Mums and dads working full-time on the new National Living Wage will earn £212 per week less than the average amount spent by households with two adults and two children in the financial year ending 2017, according to ONS data.

Two parents aged 25 and over who each work 37.5 hours per week at the new National Living Wage rate of £7.83 per hour will take home a total of £529 per week after Income Tax and National Insurance.

Meanwhile ONS spending data show that in the financial year ending 2017 a household with two adults and two children, where one or both parents may work less than 37.5 hours per week, spent an average of £741 per week on housing, bills, food, clothes, childcare, holidays and other living costs.

One-earner households

The gap between earnings and average household spending varies depending on household circumstances, including how many people live in a household.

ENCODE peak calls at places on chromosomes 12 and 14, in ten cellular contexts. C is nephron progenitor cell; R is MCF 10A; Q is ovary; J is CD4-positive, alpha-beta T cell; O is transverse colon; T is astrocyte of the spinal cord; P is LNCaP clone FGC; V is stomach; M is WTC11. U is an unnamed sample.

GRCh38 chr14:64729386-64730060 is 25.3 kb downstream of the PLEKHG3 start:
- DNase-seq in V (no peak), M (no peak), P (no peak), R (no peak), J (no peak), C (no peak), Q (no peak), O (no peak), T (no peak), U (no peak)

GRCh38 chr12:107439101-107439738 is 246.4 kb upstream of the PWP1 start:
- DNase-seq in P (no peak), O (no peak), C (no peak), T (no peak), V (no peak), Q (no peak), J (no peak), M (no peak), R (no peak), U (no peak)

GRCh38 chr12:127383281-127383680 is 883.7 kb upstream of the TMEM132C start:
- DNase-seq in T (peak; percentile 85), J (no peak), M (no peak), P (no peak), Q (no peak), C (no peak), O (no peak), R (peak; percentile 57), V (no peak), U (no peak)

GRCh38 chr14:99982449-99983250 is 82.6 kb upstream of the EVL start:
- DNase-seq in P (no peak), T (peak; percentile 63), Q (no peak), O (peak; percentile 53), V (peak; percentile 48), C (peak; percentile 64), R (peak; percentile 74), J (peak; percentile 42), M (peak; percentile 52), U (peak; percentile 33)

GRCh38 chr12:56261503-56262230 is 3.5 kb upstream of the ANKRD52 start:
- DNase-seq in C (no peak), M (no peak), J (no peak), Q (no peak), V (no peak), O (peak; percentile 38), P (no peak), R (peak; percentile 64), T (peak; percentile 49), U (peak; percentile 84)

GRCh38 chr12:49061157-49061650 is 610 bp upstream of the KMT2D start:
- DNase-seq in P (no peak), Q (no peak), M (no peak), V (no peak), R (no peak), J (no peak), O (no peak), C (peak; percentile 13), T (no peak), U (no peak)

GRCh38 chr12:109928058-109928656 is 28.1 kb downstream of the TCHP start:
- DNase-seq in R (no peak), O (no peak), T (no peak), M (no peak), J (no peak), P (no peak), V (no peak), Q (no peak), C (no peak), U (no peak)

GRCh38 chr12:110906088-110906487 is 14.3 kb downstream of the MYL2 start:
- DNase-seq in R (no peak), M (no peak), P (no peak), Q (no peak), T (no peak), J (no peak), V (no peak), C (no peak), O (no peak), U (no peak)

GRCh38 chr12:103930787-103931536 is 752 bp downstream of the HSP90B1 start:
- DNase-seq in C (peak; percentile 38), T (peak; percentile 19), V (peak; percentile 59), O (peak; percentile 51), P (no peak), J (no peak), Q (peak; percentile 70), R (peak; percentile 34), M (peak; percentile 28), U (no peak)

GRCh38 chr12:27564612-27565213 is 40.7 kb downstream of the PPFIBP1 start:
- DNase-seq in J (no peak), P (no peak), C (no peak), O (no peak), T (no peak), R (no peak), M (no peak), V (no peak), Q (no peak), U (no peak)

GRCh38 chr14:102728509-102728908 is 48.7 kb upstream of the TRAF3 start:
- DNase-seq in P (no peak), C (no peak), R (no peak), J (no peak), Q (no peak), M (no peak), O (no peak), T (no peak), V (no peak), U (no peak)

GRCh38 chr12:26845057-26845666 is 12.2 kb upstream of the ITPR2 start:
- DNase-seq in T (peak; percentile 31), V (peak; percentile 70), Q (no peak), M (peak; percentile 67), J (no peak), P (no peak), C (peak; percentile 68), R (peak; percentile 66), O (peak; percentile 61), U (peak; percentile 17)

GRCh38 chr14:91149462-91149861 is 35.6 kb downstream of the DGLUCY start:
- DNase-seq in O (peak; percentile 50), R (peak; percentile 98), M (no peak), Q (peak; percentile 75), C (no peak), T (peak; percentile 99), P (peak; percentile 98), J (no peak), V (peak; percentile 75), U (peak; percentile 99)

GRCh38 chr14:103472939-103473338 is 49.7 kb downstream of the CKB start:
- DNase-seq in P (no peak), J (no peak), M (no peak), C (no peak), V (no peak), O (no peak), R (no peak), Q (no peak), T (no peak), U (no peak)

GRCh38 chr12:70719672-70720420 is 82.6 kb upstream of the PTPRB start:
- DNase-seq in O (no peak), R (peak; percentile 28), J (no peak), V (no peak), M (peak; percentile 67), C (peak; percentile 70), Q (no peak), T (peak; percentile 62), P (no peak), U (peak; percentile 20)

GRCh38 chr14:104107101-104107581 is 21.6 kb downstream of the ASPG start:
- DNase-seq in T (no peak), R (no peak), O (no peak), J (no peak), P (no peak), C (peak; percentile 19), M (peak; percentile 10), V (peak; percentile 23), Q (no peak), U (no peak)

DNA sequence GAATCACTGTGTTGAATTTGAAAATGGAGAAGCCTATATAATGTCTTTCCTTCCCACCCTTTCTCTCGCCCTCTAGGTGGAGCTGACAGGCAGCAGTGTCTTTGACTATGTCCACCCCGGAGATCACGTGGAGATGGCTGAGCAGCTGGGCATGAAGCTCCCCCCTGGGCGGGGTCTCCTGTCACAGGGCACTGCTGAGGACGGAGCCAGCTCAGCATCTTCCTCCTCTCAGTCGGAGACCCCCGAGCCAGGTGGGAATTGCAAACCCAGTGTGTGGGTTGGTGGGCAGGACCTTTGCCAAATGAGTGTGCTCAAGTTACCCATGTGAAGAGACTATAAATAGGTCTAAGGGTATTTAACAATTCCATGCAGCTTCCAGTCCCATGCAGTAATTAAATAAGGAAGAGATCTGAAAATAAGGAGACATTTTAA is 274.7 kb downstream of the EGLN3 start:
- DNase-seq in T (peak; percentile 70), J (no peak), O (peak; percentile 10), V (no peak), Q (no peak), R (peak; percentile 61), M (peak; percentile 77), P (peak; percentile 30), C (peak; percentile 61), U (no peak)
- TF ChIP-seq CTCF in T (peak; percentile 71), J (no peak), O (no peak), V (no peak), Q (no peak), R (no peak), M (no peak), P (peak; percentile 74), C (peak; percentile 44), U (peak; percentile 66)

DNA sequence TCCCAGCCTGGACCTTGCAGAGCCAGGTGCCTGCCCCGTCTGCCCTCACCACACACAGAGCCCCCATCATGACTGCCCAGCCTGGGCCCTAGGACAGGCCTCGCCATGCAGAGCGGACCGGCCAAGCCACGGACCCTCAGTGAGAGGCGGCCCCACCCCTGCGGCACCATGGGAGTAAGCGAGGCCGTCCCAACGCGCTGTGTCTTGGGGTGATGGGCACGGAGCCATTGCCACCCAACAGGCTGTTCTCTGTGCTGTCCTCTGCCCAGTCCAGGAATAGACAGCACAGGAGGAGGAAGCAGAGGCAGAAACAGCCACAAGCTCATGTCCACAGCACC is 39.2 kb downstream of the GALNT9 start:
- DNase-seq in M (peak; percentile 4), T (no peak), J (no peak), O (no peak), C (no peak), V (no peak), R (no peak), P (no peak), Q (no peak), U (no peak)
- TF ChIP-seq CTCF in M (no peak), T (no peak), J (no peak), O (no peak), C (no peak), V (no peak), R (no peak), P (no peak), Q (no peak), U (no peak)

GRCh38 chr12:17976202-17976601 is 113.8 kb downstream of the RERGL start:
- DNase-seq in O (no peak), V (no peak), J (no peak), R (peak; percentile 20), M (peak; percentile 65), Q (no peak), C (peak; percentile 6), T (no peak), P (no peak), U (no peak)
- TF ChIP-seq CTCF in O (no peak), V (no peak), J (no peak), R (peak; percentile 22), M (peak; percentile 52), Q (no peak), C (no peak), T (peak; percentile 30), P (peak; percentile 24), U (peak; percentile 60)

Someone aged 25 and over who works 37.5 hours per week on the new NLW will earn £265 per week after Income Tax and National Insurance.

In the financial year ending 2017, households containing only one non-retired adult with no children spent an average of £347 per week. Households with one adult and one child spent an average of £336 per week, and those with one adult and two or more children spent an average of £421 per week.

Comparing earnings and spending

These figures compare 2018 National Living Wage earnings to household spending levels in the financial year ending 2017. Since 2017, household spending levels are likely to have risen because of price rises (the most recent measure of inflation, Consumer Prices Index including owner occupiers’ housing costs (CPIH), stood at 2.5% in February 2018).